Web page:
Eligibility for inclusion were the following criteria: (1) willing to participate in the study and sign an informed consent form; (2) aged ≥18 years with pathologically confirmed NSCLC; (3) had not received preoperative neoadjuvant therapies (including chemotherapy and radiotherapy); and (4) had a blood sample available for genotyping four selected SNPs in CD133. Those participants who were pregnant or breastfeeding, had previous cancer history, had other primary tumours, or had had primary tumours of the skin and nasopharynx, were excluded from this study. A personal identification number was assigned to every study subject at enrolment and specified on each case report form in order to maintain confidentiality.
The present study was performed in accordance with the Declaration of Helsinki, and the protocol and informed consent form have been reviewed and approved by the Institutional Review Boards of Henan Provincial People’s Hospital. Written informed consent was provided by all the participants.
Initial screening, assessment and follow-up
In this retrospective cohort study, blood samples and medical data were obtained from the biobank for lung cancer patients at the Department of General Surgery, Henan Provincial People’s Hospital. This biobank consists of an electronic database of demographic and clinicopathological data (including age, sex, smoking status, histological tumour type, tumour-node-metastasis stage, chemotherapy or radiotherapy treatment), as well as blood samples. At the time of inclusion, written informed consent was obtained, and each participant was interviewed to obtain a detailed medical history. Blood samples were separated by centrifugation within 2 hours of collection. Serum samples were stored in aliquots below −70°C until analysis.
Details on surgical treatment were recorded including dates, types of surgeries, and complications. From the electronic database, we identified patients treated with adjuvant chemotherapy and we classified patients as being treated with adjuvant chemotherapy if the patient received platinum-based chemotherapy within 3 months of surgery. We classified patients as having received radiotherapy if they received external beam radiation, radioactive implants, radioisotopes, brachytherapy or other types of radiotherapy within 6 months of cancer diagnosis. We classified patients as having received curative intent radiotherapy if the patients with early disease (stages I and II) were treated with surgical resection in addition to radiotherapy. We classified patients as having received palliative radiotherapy if the patients with advanced or distant disease (stages III and IV) were treated with radiotherapy or in combination with other treatments for supportive care. Family history of cancer was defined as any types of cancer present in first degree relatives of the participants (parents, siblings and children).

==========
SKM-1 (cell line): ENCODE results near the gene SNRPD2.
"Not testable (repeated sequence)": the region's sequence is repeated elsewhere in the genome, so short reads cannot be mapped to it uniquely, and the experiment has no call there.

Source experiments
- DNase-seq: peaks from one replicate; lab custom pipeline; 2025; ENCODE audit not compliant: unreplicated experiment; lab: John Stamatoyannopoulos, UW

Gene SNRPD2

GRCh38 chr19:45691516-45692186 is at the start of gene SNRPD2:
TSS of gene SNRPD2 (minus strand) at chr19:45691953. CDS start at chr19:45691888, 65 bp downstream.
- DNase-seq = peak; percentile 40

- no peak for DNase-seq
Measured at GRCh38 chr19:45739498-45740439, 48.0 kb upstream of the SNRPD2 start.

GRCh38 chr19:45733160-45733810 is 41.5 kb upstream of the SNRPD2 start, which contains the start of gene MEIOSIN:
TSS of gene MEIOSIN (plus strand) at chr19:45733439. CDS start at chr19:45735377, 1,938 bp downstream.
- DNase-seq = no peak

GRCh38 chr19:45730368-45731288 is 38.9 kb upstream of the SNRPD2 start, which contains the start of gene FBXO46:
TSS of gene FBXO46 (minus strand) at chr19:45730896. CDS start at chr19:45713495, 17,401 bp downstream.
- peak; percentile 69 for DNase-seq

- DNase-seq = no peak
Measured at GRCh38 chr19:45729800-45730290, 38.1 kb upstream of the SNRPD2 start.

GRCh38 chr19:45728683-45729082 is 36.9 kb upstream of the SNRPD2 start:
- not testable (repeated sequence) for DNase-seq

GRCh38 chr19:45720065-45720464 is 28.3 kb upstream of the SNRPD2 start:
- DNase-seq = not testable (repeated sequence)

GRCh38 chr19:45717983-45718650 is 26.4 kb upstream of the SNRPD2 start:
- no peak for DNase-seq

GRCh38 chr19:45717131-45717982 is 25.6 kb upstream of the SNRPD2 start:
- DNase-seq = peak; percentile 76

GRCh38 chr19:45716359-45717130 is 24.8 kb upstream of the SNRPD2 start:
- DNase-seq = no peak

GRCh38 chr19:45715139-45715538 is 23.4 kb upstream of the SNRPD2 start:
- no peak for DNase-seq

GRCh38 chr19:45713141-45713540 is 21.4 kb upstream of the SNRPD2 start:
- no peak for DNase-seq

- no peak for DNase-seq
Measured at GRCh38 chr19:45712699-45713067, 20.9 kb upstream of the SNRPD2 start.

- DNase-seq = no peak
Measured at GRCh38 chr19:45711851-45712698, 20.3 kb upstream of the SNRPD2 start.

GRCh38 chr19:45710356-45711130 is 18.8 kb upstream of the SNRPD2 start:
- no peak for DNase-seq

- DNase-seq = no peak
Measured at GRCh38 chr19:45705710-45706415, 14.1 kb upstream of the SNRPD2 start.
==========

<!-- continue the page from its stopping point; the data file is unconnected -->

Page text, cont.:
OS was evaluated for all the patients with regular follow-up at 3-month intervals for the first 2 years after surgery, at 6-month intervals for years 3–5, and yearly thereafter according to the hospital guidelines. The patients who failed to attend follow-up visits were telephoned or their family members were contacted. Follow-up of patients for the present study was performed until July 2016.
SNP selection and genotyping
Potential SNPs should be common (≥5% minor allele frequency) in Chinese populations. Candidate CD133 gene SNPs with potentially functional significance (that is, located in the promoter, the transcription factor-binding site, exon and 3’-untranslated region (UTR), or the coding regions with amino acid changes) were selected based on NCBI dbSNPs (http://www.ncbi.nlm.nih.gov) and SNPinfo Web Server (http://www.snpinfo.niehs.nih.gov/snpfunc.htm). As a result, four CD133 candidate SNPs (rs2240688 A>C, rs10022537 T>A, rs7686732 C>G, rs3130 C>T) were identified and chosen in our model analysis. Three SNPs (rs2240688, rs7686732, rs3130) were located in the 3’-UTR of CD133, and rs10022537 was located within the intron of the CD133 gene.
Genomic DNA was extracted from the buffy coat fraction of each blood sample with a DNA blood Mini Kit (Qiagen Inc, Valencia, California, USA) according to the manufacturer’s instructions. The genotyping methods of the four CD133 SNPs are described in detail elsewhere.19
We expect 3-year survival rates of 35% in patients with variant genotypes of rs2240688 (AC/CC) and 27% in patients with rs2240688 AA genotype. Based on a difference of 15% between groups on the primary outcome, assuming a 10% drop-out rate, a total of 1234 participants (at 1:1 ratio, 617 subjects in each group) are required to provide 80% power, with the use of a two-sided significance level of 0.05.